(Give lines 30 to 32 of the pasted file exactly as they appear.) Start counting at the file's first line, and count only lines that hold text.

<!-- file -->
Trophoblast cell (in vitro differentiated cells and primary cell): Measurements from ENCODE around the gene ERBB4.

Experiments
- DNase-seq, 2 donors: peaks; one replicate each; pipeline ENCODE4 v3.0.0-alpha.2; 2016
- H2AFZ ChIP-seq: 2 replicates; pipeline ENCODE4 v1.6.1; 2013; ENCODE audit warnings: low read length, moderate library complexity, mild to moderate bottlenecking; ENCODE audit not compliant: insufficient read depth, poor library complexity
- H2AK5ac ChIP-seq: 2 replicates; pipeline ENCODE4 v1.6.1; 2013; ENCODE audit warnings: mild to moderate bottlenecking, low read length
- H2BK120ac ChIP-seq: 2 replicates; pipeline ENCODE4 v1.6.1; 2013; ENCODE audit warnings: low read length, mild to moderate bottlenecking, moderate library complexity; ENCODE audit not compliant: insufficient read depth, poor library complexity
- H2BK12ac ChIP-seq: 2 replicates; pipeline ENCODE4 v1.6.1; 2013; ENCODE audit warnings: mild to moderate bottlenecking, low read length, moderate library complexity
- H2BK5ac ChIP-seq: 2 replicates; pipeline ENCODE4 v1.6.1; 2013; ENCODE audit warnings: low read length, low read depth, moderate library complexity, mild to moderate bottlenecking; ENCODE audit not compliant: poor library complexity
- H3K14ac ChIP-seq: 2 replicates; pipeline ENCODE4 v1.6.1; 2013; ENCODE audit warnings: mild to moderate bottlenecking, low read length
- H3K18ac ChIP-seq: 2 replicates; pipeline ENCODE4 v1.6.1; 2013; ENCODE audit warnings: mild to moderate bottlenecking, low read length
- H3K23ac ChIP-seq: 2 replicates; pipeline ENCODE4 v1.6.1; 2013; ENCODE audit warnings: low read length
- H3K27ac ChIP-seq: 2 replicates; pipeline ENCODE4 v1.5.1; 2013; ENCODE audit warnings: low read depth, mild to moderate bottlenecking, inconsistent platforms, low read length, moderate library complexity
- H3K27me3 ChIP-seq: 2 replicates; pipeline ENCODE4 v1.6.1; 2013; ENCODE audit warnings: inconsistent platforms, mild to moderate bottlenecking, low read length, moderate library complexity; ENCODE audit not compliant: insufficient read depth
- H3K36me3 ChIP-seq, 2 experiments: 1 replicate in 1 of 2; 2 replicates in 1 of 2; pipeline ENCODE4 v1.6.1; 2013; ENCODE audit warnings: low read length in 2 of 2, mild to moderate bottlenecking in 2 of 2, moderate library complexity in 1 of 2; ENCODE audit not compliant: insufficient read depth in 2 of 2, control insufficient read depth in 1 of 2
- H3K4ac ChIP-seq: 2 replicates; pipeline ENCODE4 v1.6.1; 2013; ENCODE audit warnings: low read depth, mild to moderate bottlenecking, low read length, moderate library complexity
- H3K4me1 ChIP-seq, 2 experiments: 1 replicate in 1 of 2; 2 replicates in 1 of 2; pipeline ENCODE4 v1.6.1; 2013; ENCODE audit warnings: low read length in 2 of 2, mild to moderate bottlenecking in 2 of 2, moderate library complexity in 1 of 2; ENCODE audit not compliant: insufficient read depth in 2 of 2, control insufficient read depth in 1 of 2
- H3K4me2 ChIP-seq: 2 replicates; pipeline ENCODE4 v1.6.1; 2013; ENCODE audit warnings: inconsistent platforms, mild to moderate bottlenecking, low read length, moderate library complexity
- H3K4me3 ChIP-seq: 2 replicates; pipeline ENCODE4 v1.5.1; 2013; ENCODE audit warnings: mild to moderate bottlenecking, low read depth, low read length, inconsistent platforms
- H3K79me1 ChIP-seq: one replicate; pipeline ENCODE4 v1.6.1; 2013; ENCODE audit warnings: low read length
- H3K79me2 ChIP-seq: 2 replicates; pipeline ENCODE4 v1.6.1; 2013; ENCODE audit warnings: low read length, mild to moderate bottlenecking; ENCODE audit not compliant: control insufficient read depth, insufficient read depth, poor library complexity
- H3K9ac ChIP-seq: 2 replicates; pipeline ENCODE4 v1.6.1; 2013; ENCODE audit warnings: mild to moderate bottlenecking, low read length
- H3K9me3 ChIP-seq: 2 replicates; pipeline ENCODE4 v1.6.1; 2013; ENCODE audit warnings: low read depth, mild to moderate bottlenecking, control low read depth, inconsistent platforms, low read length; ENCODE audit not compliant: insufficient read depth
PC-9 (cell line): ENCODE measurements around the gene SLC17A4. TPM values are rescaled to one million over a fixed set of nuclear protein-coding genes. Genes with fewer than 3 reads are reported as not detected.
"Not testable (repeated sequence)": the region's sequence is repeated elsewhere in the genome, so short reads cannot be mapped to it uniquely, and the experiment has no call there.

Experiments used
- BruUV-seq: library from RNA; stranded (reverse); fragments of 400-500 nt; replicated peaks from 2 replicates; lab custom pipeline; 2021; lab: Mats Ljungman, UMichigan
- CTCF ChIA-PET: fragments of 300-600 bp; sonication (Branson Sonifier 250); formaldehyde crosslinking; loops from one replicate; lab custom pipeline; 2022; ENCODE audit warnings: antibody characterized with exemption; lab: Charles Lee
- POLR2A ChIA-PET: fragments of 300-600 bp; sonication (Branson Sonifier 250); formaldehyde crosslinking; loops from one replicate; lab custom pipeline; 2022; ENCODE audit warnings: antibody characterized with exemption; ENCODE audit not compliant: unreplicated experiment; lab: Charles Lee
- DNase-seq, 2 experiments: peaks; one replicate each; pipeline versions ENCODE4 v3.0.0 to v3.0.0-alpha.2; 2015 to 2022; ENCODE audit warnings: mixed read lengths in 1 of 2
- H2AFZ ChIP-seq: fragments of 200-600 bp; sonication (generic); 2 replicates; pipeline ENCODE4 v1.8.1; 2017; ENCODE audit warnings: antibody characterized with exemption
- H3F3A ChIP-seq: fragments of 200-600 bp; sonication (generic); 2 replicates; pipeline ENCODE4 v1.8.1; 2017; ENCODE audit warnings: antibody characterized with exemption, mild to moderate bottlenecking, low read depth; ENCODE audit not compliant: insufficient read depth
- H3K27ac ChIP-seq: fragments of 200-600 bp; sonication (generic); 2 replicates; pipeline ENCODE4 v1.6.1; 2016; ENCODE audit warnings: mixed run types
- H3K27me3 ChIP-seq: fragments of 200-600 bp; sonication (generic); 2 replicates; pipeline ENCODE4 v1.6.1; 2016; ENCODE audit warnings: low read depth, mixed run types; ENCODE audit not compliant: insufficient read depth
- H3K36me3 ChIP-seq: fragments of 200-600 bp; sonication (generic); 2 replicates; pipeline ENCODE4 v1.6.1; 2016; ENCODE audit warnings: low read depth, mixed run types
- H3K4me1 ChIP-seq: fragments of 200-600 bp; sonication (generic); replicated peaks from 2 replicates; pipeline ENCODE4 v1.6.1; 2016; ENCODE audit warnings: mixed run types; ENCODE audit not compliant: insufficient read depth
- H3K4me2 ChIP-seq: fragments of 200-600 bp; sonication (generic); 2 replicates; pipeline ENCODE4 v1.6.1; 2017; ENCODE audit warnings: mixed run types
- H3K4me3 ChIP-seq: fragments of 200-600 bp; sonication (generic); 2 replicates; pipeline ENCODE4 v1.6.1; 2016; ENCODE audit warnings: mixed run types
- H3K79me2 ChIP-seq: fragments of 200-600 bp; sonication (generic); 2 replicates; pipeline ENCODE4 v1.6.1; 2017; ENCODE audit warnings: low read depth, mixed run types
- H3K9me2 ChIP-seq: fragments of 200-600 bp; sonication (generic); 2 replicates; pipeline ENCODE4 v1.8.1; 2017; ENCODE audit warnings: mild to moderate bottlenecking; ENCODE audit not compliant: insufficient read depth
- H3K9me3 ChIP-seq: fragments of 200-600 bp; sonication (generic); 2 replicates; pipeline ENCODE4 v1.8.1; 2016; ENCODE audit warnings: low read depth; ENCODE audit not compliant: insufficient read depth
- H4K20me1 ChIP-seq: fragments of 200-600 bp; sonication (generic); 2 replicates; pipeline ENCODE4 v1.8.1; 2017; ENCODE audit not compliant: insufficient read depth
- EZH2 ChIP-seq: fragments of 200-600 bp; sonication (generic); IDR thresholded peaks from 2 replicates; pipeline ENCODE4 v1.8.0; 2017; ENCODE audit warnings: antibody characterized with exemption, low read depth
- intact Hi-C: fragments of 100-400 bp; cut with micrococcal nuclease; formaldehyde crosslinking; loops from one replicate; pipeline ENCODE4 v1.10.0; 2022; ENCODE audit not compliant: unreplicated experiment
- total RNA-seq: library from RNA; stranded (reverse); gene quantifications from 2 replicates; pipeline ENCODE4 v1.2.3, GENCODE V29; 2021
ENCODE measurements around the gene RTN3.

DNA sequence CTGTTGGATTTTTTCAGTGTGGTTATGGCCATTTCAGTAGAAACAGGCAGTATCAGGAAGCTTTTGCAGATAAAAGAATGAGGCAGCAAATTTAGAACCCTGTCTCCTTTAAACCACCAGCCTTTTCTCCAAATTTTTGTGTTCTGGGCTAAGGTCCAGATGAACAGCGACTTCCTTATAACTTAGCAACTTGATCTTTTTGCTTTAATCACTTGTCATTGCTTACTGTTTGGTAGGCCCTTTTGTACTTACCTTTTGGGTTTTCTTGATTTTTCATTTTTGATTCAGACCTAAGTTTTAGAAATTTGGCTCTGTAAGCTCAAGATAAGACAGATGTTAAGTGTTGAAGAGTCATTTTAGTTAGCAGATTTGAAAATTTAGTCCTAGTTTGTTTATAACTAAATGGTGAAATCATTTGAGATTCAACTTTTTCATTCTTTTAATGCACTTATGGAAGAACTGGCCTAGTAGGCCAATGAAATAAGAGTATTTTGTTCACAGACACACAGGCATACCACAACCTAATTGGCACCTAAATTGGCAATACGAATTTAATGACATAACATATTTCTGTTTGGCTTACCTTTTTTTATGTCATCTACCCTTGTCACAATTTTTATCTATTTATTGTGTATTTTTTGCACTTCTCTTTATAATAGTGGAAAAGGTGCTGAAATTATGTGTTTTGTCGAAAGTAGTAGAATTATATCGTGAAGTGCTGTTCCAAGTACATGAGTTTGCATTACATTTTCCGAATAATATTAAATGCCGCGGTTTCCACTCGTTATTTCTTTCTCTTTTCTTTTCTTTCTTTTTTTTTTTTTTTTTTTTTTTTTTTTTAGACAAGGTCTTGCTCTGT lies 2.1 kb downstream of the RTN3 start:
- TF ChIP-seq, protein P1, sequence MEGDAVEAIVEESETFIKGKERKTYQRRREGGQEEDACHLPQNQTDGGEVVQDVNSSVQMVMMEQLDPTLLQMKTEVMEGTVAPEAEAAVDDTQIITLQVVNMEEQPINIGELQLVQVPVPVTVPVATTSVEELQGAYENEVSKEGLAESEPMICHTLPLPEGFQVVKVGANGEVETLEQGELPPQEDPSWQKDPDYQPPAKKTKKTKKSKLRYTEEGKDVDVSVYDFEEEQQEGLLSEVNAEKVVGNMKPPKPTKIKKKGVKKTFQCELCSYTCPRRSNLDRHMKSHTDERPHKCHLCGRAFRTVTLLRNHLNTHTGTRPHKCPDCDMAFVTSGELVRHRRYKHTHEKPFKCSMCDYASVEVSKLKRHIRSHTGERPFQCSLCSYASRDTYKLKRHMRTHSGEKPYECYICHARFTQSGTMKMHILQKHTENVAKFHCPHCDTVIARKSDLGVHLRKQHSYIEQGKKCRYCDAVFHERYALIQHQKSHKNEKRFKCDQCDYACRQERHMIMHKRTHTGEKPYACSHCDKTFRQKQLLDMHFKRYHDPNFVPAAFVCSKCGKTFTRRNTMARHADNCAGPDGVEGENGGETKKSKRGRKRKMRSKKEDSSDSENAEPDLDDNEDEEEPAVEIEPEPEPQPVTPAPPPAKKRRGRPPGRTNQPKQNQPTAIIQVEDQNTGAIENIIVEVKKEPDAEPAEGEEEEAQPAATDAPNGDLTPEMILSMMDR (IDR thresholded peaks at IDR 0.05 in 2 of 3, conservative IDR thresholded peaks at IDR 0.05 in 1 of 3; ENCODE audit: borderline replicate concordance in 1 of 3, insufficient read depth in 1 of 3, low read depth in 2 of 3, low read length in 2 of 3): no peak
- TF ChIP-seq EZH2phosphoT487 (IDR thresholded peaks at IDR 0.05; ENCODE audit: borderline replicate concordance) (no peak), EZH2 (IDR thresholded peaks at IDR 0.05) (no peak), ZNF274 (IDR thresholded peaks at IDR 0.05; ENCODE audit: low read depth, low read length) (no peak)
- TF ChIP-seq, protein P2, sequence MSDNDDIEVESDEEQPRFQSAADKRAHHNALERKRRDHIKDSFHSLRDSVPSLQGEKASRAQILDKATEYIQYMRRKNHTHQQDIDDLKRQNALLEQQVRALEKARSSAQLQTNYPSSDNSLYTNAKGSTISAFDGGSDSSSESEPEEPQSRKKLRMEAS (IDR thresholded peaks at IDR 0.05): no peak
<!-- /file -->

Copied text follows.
- H2AFZ ChIP-seq: fragments of 200-600 bp; sonication (generic); 2 replicates; pipeline ENCODE4 v1.8.1; 2017; ENCODE audit warnings: antibody characterized with exemption
- H3F3A ChIP-seq: fragments of 200-600 bp; sonication (generic); 2 replicates; pipeline ENCODE4 v1.8.1; 2017; ENCODE audit warnings: antibody characterized with exemption, mild to moderate bottlenecking, low read depth; ENCODE audit not compliant: insufficient read depth
- H3K27ac ChIP-seq: fragments of 200-600 bp; sonication (generic); 2 replicates; pipeline ENCODE4 v1.6.1; 2016; ENCODE audit warnings: mixed run types